Sorry, there are no products in this collection
About this iPhone 13 Case
- User-Friendly Made with high-quality materials. Silky-soft touch and good grip. The soft inside keeps the back of your phone scratch-free
- Highly Protective Raised edges offer extra protection for the camera and screen. Anti-fingerprint
- Precise Cutouts Easy access to all controls and features
- Slim fit, thin, lightweight, sturdy but not bulky
- Grippy Texture High-quality materials make for a non-slip grip and comfortable holding, pleasant to touch, and easy to clean
- Screen & Back protection Slightly raised lips to protect the screen and camera from scratches and cracks; The interior is smooth and will not scratch the back of your phone when putting it in
- Full Coverage & Flexible Bottom All four corners are durable for high-grade drop protection, and the bottom of this case is flexible, which will make swipe-up gestures much more comfortable and smooth on your phone
Why Should You Protect Your Phone?
You might believe that cases are solely for the anal-retentive who want to keep their phones looking nice, but there's a lot more to it. The following are some things to consider:
Drop Protection: No matter how cautious you are, gravity will always win. In the years that you possess your phone, you'll almost certainly drop it once or twice. However, the amount of protection you require depends on your phone. Many Android phones are constructed more challengingly and are more likely to withstand the occasional drop (I speak from personal experience). On iPhone 4 or 4S, the other hand, the iPhone 4 or 4S, while beautiful to look at, are far more likely to break when dropped, making the case for using one even more compelling.
It's also worth noting that even inexpensive cases may provide drop protection by preventing the phone from falling in the first place. A good chance will provide some traction to keep your phone from sliding out of your palm and onto the concrete. It's still not as lovely as investing in a solid case, but it's preferable to going naked.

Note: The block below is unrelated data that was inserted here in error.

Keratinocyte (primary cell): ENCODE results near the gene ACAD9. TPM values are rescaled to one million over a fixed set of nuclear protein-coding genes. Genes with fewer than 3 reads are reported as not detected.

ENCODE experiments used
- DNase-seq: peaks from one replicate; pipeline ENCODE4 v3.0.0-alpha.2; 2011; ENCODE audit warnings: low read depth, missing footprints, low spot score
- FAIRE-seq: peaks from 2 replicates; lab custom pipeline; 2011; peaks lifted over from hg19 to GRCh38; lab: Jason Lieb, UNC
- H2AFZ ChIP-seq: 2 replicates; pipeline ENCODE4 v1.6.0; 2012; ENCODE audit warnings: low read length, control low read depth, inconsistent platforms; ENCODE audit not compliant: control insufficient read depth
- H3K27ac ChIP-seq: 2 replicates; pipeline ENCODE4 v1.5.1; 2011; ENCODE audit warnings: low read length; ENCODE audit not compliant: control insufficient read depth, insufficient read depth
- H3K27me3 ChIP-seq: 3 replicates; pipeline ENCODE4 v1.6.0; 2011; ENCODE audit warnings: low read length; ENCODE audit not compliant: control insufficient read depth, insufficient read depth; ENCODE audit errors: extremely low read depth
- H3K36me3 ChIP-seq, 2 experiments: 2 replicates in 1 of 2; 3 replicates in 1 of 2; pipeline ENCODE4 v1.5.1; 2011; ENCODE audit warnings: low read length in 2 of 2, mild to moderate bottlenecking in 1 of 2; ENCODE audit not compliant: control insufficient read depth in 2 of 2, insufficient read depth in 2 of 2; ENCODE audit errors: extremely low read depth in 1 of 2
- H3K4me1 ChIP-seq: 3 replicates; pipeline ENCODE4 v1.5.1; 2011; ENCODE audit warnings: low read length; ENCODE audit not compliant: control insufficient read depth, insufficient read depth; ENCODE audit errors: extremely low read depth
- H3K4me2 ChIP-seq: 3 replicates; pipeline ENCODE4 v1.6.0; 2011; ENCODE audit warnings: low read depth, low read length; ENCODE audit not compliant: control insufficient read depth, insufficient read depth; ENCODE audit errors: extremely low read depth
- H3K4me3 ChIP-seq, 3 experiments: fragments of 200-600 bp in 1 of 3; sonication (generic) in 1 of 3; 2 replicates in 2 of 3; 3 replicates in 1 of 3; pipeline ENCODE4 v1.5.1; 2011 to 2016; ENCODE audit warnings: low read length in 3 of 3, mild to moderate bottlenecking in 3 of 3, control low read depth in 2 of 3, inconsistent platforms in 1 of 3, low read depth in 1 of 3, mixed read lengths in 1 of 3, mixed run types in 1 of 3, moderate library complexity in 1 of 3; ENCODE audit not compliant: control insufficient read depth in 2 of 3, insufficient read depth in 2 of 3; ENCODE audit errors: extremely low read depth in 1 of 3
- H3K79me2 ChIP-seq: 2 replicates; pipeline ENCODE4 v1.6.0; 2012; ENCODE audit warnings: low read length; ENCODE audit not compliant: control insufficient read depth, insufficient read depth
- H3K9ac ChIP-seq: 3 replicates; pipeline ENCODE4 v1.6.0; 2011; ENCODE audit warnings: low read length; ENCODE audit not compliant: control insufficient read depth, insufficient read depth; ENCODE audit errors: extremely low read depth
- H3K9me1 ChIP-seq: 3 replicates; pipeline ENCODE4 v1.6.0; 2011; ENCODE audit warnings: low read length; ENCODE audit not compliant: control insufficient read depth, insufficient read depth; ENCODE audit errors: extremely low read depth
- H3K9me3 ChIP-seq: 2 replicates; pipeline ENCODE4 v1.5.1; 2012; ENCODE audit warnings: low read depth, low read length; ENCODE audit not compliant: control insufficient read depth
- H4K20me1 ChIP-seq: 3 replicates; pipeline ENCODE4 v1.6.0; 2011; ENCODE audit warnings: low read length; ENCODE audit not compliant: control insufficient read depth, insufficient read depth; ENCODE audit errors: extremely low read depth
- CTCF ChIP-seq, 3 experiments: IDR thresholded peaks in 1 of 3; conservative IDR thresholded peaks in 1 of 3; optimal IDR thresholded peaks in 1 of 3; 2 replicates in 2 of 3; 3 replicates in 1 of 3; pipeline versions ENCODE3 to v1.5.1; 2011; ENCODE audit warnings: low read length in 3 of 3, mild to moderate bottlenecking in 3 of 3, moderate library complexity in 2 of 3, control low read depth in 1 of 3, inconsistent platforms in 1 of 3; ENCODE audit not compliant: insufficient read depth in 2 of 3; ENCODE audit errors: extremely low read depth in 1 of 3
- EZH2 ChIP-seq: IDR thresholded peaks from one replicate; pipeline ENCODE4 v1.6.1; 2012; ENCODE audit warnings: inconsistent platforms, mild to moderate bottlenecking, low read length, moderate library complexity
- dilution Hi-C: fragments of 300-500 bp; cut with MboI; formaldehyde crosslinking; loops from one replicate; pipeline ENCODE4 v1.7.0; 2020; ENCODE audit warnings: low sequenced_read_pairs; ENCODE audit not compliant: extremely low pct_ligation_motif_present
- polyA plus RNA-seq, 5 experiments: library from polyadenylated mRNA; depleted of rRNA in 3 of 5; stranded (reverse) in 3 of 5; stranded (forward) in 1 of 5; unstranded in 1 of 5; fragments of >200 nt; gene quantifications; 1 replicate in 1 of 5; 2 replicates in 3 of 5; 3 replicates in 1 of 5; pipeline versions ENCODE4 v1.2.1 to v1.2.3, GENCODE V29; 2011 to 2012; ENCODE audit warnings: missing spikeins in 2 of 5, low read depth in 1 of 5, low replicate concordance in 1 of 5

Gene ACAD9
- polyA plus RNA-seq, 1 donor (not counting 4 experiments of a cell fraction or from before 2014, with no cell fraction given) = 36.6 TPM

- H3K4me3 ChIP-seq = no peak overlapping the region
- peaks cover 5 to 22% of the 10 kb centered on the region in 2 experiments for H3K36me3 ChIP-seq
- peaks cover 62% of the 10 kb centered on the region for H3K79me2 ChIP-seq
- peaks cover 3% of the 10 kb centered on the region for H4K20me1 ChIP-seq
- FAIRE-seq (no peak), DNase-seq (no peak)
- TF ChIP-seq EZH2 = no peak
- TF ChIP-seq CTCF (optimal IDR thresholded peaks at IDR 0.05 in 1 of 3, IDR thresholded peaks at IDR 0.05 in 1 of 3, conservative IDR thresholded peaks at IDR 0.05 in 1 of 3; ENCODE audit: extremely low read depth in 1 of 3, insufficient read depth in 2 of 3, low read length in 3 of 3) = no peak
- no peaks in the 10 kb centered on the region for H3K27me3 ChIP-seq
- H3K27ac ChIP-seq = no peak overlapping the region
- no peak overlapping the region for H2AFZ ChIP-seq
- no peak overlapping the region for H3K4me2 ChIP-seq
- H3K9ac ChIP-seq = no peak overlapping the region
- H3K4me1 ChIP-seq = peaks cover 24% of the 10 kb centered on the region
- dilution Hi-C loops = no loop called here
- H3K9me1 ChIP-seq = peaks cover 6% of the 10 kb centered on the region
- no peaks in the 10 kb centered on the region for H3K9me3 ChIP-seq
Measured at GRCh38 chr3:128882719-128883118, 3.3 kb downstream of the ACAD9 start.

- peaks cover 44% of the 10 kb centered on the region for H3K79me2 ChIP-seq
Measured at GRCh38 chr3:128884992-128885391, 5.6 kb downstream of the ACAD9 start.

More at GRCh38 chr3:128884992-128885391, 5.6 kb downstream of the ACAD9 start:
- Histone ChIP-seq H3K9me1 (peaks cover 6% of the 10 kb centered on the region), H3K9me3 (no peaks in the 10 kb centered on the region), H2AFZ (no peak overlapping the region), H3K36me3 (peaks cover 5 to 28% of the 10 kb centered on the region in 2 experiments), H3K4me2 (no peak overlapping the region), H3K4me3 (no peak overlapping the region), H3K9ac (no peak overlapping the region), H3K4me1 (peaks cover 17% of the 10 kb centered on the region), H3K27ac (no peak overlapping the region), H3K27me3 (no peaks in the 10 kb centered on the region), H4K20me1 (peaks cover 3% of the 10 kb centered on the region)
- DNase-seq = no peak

Even if you don't mind the occasional scratch or cracked back, there's more to your phone. Some phones, such as the iPhone, feature a camera lens flush with the rear, making it more susceptible to scratches and other damage, which might ruin your images. You might even damage one of your phone's buttons, making it far more challenging to operate than just a few scratches.
Even if you aren't concerned about minor scratches on your phone, many people are, and while dropping your phone without a cover won't harm it, it will leave nicks and scratches on it, lowering its resale value. Putting a case on your phone is one of the most significant ways to get a free upgrade to your next phone—so if you sell your phones rather than retain them, a case is a good option.
Protect Your New iPhone 13 with a Case
The iPhone 13 and 13 Mini offer a more robust battery life, cameras, and CPU than last year's iPhone 12 and 12 Mini. As a result, the iPhone 13 and 13 Mini are great phones for most users, earning them the CNET Editors' Choice Award. The following is our original review, which was initially published in September.
New cameras, a larger battery, more excellent storage, and a brighter screen were among the features added to the iPhone 13 and 13 Mini. The iPhone 13 is a pleasant update to last year's already fantastic iPhone 12 family. Some may be disappointed because it isn't significantly different from prior versions, but that is part of the appeal. One of the secrets to Apple's iPhone success has been familiarity, and the iPhone 13 and 13 Mini are the same dependable companions who never seem to change.
The iPhone 13 is priced at $829 (£779, AU $1,349), while the iPhone 13 Mini is priced at $729 (£679, AU $1,199). That's for the entry-level model, which has 128GB of storage. That price decreases by $30 if you buy and activate your phone on a carrier plan, and that's before you factor in the carrier's incredible incentives.
In 2021, Apple released two phones: the iPhone 13 and the iPhone 13 Pro. If you're looking for a smaller version of the iPhone 13, the iPhone 13 Mini is the way to go. Get the 13 Pro Max if you want an iPhone 13 Pro with a larger screen and battery. I tested all four phones for five days and chose to publish my findings in two evaluations. The iPhone 13 and 13 Mini are covered in this article; the iPhone 13 Pro and 13 Pro Max are covered in a different report. Here's where you can compare all four iPhone 13 variants.